This is the final report of the 1998 NASA-sponsored evaluation of the effectiveness of the United States Space Foundation's five-day Space Discovery Standard Graduate Course (Living and Working in Space), the five-day Space Discovery Advanced Graduate Course (Advanced Technology and Biomedical Research), the five-day introductory course Aviation and Space Basics all conducted during the summer of 1998, and the Teaching with Space two-day Inservice program. The purpose of the program is to motivate and equip K- 12 teachers to use proven student-attracting space and technology concepts to support standard curriculum. These programs support the America 2000 National Educational Goals, encouraging more students to stay in school, increase in competence, and have a better opportunity to be attracted to math and science. The 1998 research program continues the comprehensive evaluation begun in 1992, this year studying five summer five-day sessions and five Inservice programs offered during the Fall of 1998 in California, Colorado, New York, and Virginia. A comprehensive research design by Dr. Robert Ewell of Creative Solutions and Dr. Darwyn Linder of Arizona State University evaluated the effectiveness of various areas of the program and its applicability on diverse groups. Preliminary research methodology was a set of survey instruments administered after the courses, and another to be sent in April-4-5 months following the last inservice involved in this study. This year, we have departed from this evaluation design in two ways. First, the five-day programs used NASA's new EDCATS on-line system and associated survey rather than the Linder/Ewell instruments. The Inservice programs were evaluated using the previously developed survey adapted for Inservice programs. Second, we did not do a follow-on survey of the teachers after they had been in the field as we have done in the past. Therefore, this evaluation captures only the reactions of the teachers to the programs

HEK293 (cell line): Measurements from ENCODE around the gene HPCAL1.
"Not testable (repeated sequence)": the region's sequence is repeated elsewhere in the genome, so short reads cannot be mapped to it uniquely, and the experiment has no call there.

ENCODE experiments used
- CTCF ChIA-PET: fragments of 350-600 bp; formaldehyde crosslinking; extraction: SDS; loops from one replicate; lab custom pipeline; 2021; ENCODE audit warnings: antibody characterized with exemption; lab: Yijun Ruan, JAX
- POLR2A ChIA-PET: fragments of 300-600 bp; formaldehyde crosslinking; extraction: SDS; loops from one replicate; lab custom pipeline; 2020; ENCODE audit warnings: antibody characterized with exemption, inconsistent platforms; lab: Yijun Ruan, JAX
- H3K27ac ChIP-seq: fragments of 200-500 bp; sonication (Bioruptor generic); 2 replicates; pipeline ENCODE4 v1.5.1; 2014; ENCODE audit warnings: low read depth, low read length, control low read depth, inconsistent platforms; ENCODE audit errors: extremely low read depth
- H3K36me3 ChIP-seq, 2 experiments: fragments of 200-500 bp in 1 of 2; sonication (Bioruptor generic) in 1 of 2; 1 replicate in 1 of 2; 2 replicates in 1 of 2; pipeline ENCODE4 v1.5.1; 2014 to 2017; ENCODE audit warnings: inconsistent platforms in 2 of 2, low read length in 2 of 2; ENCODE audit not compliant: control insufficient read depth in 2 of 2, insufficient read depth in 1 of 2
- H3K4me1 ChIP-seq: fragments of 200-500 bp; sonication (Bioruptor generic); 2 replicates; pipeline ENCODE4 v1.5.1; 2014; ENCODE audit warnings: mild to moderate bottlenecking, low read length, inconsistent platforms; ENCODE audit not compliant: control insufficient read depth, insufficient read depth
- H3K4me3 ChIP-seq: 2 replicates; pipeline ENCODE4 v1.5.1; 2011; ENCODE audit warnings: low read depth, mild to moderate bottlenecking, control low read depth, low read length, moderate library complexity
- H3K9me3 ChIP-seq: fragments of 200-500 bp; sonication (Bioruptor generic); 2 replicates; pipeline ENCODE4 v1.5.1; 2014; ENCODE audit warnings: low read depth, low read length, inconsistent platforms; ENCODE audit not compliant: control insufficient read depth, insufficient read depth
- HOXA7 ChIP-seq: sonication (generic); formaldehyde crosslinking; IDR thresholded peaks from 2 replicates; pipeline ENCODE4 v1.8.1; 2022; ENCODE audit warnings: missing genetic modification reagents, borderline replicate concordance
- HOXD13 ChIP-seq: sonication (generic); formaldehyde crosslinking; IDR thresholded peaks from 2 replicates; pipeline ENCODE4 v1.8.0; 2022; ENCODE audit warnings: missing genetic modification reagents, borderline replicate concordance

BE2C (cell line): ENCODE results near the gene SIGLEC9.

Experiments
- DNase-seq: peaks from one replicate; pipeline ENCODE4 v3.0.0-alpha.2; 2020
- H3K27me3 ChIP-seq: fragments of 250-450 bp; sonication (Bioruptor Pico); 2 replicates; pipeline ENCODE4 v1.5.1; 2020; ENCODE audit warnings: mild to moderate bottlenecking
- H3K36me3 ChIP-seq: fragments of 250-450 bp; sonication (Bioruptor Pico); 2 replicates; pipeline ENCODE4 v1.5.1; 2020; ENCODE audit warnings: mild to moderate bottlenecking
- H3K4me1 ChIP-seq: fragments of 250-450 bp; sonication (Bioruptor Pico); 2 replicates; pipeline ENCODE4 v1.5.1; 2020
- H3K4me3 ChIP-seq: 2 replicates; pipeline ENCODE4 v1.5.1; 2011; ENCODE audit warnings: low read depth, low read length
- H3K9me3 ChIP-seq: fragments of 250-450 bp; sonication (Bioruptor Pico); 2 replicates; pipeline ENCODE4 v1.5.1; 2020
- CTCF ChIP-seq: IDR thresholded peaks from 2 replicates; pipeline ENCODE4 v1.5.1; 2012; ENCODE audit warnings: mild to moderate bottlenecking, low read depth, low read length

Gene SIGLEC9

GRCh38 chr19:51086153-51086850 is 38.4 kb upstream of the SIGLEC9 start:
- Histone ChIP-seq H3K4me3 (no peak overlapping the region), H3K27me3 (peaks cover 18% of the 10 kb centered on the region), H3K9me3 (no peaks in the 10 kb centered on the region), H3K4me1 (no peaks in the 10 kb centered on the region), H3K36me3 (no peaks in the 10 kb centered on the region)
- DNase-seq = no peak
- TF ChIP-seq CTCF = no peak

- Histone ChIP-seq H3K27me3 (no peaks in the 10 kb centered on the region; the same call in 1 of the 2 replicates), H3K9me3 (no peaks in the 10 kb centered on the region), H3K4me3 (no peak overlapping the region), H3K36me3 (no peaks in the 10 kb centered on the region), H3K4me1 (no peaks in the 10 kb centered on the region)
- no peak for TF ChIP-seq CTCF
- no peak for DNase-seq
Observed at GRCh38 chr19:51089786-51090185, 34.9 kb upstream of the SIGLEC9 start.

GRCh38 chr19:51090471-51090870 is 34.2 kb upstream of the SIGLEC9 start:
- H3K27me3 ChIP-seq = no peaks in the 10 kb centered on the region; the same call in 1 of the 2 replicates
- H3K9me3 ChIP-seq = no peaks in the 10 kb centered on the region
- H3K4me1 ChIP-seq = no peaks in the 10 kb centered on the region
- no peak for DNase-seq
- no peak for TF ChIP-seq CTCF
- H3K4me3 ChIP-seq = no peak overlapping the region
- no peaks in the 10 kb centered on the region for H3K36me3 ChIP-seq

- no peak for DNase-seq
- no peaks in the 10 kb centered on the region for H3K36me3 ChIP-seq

5. East meets West: a brief report of a culturally sensitive breast health education program for Chinese-Australian women.

    Science.gov (United States)

    Kwok, Cannas; Koo, Fung Kuen; D'Abrew, Natalie; White, Kate; Roydhouse, Jessica K

    2011-09-01

    Chinese-Australian women are less likely to undergo breast health examination compared to women born in Australia, and cultural beliefs have been identified as a barrier to screening participation and breast health practices. We sought to promote awareness using trained lay health advisers (breast health advocates). This paper discusses the impact of the training program on advocate knowledge and beliefs, and women's experience as advocates. Thirty-seven of 50 women approached participated in an education program. The education was delivered over one full day and one half-day follow-up. Data were collected using questionnaires, focus groups and interviews. The program increased participant knowledge of breast health, decreased misperceptions about breast cancer and enhanced participants' readiness to discuss these topics with other Chinese women. Advocates enjoyed the role but did not always remember to promote awareness. The program appears effective and is suitable for further, more widespread testing.

  6. Critical evaluation of international health programs: Reframing global health and evaluation.

    Science.gov (United States)

    Chi, Chunhuei; Tuepker, Anaïs; Schoon, Rebecca; Núñez Mondaca, Alicia

    2018-01-05

    Striking changes in the funding and implementation of international health programs in recent decades have stimulated debate about the role of communities in deciding which health programs to implement. An important yet neglected piece of that discussion is the need to change norms in program evaluation so that analysis of community ownership, beyond various degrees of "participation," is seen as central to strong evaluation practices. This article challenges mainstream evaluation practices and proposes a framework of Critical Evaluation with 3 levels: upstream evaluation assessing the "who" and "how" of programming decisions; midstream evaluation focusing on the "who" and "how" of selecting program objectives; and downstream evaluation, the focus of current mainstream evaluation, which assesses whether the program achieved its stated objectives. A vital tenet of our framework is that a community possesses the right to determine the path of its health development. A prerequisite of success, regardless of technical outcomes, is that programs must address communities' high priority concerns. Current participatory methods still seldom practice community ownership of program selection because they are vulnerable to funding agencies' predetermined priorities. In addition to critiquing evaluation practices and proposing an alternative framework, we acknowledge likely challenges and propose directions for future research. Copyright © 2018 John Wiley & Sons, Ltd.